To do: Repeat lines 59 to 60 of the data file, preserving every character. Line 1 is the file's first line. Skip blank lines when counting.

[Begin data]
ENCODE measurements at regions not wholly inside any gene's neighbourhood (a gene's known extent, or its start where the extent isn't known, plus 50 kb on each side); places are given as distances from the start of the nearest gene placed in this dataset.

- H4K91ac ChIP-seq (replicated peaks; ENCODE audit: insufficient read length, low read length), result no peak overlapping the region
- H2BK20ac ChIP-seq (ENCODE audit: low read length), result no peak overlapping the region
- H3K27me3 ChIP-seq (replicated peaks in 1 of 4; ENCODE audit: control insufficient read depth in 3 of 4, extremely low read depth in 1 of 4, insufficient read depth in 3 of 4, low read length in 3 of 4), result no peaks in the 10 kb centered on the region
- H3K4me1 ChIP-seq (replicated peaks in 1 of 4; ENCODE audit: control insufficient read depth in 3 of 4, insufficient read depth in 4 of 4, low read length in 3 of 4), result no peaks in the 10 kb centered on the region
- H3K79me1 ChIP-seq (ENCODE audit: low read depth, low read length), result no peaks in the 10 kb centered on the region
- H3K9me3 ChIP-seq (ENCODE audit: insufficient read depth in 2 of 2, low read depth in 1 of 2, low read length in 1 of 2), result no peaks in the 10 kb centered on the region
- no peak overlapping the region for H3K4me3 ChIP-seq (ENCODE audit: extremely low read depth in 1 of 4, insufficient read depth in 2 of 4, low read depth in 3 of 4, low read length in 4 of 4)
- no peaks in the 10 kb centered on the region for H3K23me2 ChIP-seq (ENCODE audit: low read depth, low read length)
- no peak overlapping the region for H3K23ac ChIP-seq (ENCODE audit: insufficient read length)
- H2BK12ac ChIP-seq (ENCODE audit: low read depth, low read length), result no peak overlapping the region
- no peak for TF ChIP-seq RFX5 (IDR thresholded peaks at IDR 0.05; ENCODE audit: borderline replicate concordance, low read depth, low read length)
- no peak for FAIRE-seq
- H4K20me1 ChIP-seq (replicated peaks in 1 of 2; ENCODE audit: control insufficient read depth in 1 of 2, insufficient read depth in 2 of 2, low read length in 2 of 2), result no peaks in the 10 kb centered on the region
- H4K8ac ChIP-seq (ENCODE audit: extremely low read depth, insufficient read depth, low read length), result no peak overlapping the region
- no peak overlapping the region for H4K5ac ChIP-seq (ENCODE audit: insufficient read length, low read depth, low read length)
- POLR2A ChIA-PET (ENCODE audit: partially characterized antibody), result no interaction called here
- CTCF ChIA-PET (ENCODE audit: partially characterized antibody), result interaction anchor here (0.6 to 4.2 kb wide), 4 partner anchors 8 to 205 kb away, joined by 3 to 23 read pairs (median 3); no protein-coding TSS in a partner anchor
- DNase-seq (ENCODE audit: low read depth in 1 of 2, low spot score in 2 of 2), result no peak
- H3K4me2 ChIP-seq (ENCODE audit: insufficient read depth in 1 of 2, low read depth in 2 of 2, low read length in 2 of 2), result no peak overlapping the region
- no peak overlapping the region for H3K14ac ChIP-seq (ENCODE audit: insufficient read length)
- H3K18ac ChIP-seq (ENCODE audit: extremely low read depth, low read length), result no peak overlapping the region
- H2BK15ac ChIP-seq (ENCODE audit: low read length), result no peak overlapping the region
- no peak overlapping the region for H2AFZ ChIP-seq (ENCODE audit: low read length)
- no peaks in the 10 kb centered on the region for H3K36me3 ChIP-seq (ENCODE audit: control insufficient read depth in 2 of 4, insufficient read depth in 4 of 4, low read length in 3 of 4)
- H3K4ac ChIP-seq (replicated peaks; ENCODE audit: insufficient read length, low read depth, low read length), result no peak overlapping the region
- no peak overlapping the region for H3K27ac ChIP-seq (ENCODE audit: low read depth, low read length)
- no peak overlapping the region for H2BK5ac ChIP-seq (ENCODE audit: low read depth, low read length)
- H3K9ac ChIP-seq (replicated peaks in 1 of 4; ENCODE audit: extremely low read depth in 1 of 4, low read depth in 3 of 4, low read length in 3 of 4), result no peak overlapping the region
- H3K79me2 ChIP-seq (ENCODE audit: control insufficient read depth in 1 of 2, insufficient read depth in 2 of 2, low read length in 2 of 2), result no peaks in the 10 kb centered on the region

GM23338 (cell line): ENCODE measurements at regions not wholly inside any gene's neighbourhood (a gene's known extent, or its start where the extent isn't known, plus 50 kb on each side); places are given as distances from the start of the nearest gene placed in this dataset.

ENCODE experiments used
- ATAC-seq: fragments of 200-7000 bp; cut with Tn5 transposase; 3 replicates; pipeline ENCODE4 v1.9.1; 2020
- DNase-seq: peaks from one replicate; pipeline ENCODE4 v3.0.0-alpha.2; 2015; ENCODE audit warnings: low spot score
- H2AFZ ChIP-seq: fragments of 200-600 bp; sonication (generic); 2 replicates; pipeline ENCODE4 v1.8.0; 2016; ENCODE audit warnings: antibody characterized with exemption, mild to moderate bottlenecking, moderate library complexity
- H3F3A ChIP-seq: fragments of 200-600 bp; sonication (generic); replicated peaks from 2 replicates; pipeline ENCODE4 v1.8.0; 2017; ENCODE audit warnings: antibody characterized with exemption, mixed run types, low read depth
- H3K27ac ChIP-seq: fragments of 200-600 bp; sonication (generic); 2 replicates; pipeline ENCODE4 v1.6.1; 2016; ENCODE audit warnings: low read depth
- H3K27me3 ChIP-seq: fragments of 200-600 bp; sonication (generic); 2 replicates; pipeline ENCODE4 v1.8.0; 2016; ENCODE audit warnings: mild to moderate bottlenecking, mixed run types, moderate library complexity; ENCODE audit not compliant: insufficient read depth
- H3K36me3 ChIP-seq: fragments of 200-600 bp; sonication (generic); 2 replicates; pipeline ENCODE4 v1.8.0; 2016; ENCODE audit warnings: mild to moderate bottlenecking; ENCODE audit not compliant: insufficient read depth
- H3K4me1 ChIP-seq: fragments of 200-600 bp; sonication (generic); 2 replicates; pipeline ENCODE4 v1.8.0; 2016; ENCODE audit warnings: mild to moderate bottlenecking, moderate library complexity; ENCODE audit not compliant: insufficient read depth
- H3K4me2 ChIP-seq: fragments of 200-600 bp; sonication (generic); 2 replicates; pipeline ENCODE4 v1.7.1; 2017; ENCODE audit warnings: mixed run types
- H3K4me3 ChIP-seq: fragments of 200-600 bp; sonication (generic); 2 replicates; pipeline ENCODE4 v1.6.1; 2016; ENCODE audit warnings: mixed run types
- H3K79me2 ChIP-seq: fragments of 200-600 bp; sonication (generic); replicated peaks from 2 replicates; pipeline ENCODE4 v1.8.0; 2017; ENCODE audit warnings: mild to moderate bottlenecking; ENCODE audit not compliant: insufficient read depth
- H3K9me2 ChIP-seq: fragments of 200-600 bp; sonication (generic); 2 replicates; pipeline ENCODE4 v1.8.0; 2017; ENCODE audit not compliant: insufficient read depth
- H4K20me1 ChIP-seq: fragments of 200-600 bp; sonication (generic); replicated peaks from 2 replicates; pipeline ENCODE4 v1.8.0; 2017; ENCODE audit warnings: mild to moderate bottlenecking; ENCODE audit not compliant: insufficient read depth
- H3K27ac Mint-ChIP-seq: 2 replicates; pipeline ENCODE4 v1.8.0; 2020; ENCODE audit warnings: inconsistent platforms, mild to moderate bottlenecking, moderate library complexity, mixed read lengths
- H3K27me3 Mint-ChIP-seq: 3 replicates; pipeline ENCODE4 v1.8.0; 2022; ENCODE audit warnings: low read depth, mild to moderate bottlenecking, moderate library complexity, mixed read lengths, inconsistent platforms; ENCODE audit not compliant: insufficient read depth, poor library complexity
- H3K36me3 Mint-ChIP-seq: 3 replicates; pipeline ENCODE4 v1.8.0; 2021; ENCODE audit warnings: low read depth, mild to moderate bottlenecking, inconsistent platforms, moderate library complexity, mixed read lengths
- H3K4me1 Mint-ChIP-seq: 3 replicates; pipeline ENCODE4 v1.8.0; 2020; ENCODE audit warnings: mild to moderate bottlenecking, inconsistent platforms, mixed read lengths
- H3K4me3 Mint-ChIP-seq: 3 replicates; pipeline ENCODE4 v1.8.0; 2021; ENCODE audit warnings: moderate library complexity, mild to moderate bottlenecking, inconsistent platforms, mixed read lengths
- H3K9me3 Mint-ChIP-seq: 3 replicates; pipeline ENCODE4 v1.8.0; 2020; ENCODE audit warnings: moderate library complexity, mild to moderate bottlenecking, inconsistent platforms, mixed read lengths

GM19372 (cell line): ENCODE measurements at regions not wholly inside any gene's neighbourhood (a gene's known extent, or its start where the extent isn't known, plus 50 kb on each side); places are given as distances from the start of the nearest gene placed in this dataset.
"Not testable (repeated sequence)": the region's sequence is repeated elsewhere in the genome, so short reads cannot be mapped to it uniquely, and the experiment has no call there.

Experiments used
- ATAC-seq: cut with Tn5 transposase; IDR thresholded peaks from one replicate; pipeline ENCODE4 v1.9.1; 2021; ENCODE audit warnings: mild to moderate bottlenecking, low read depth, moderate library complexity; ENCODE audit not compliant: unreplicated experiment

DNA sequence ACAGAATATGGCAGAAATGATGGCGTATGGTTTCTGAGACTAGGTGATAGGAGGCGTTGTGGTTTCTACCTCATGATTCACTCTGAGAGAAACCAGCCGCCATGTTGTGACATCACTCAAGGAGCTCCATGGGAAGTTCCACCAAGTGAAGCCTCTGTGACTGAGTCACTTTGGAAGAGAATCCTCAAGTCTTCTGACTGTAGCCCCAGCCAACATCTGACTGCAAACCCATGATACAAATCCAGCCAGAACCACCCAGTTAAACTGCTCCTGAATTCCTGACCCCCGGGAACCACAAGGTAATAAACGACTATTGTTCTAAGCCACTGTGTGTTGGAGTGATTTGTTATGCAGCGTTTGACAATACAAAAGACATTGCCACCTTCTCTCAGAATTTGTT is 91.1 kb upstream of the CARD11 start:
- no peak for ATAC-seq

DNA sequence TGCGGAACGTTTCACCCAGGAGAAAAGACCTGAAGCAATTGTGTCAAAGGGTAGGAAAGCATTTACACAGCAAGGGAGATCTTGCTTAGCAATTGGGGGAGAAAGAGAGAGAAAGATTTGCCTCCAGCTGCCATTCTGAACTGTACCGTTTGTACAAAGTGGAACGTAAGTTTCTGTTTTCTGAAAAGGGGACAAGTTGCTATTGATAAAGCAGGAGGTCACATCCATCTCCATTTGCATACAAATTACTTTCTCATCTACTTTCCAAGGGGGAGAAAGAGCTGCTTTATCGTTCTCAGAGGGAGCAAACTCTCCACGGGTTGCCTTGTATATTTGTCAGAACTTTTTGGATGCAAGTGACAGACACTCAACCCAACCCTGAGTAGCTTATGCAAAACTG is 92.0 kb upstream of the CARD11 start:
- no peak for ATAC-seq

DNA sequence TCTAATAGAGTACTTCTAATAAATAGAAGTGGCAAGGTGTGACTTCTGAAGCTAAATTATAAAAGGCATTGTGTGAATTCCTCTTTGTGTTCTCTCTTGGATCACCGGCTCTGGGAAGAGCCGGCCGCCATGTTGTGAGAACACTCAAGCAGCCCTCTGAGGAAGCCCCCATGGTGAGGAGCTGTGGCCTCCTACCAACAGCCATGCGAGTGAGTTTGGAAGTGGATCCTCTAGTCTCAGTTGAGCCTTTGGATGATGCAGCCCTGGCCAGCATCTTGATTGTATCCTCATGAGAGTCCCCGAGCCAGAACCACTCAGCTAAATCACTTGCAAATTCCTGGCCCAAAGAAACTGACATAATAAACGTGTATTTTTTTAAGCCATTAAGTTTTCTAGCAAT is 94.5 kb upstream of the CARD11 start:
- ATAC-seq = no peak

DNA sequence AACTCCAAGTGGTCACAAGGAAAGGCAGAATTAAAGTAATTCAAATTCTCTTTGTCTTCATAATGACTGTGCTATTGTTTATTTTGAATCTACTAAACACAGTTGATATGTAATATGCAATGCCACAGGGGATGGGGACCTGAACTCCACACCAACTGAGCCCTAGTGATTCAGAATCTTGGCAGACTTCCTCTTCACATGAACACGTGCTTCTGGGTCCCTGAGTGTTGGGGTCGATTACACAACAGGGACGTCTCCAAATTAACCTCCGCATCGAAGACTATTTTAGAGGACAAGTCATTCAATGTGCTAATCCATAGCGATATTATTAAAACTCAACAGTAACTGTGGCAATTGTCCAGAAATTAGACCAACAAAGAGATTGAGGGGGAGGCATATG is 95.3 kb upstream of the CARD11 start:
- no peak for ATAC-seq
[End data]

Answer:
- no peak for ATAC-seq

DNA sequence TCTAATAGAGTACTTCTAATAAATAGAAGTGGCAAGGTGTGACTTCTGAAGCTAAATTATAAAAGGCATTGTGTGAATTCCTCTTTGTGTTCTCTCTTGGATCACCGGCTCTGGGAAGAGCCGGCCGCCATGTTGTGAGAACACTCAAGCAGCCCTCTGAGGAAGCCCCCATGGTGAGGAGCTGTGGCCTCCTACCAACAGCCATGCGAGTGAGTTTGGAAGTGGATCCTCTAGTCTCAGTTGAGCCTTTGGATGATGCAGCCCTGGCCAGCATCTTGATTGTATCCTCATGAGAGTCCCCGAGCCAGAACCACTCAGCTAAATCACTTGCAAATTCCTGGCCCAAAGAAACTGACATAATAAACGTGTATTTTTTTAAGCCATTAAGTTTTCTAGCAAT is 94.5 kb upstream of the CARD11 start: